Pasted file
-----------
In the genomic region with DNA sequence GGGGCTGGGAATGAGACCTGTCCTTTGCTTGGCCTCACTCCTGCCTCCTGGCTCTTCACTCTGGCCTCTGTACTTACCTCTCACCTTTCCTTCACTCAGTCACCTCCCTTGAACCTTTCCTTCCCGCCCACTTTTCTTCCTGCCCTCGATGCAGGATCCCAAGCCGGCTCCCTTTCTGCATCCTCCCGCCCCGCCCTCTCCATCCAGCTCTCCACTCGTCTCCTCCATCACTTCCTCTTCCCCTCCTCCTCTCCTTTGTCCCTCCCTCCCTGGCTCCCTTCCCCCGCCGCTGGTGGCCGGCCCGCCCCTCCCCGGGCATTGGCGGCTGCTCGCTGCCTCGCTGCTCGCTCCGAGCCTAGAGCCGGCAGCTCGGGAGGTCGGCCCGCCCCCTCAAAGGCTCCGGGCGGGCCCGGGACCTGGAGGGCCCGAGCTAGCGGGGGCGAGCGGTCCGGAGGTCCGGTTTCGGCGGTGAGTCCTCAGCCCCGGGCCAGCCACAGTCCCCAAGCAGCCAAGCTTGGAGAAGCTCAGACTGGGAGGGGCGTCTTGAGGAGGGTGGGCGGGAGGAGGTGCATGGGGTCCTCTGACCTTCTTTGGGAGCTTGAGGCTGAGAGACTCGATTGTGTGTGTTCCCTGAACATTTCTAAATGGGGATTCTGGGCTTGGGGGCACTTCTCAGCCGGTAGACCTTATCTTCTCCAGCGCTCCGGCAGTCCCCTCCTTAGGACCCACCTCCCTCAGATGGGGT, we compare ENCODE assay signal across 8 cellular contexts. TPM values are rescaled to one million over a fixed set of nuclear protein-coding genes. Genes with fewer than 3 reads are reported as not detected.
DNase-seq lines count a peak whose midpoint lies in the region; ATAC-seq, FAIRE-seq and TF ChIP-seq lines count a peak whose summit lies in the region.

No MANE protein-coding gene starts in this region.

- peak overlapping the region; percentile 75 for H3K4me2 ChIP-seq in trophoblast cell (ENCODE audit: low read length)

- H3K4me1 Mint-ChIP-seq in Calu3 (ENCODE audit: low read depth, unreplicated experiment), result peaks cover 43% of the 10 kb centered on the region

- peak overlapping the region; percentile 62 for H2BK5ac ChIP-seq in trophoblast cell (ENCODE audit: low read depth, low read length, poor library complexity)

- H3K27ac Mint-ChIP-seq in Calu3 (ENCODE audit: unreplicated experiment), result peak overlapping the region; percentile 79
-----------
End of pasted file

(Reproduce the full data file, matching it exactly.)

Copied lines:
In the genomic region with DNA sequence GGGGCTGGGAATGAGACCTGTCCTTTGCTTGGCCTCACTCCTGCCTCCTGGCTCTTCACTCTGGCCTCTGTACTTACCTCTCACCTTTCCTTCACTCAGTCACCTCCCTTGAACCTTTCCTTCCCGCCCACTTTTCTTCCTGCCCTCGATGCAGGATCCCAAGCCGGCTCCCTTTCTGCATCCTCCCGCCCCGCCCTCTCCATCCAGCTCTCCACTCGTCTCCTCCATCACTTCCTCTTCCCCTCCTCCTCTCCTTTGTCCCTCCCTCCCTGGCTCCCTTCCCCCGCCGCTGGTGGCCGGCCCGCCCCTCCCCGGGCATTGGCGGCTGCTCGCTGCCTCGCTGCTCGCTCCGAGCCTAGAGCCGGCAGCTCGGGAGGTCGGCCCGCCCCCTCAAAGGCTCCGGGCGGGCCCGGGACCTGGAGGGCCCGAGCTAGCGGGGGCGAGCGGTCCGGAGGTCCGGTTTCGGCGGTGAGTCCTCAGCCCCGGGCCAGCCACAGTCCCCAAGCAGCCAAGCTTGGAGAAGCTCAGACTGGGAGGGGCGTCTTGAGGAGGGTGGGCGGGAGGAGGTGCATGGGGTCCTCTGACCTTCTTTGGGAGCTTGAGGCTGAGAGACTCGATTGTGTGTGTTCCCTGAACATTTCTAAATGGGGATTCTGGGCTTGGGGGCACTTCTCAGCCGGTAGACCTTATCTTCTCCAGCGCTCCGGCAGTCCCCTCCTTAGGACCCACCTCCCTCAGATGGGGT, we compare ENCODE assay signal across 8 cellular contexts. TPM values are rescaled to one million over a fixed set of nuclear protein-coding genes. Genes with fewer than 3 reads are reported as not detected.
DNase-seq lines count a peak whose midpoint lies in the region; ATAC-seq, FAIRE-seq and TF ChIP-seq lines count a peak whose summit lies in the region.

No MANE protein-coding gene starts in this region.

- peak overlapping the region; percentile 75 for H3K4me2 ChIP-seq in trophoblast cell (ENCODE audit: low read length)

- H3K4me1 Mint-ChIP-seq in Calu3 (ENCODE audit: low read depth, unreplicated experiment), result peaks cover 43% of the 10 kb centered on the region

- peak overlapping the region; percentile 62 for H2BK5ac ChIP-seq in trophoblast cell (ENCODE audit: low read depth, low read length, poor library complexity)

- H3K27ac Mint-ChIP-seq in Calu3 (ENCODE audit: unreplicated experiment), result peak overlapping the region; percentile 79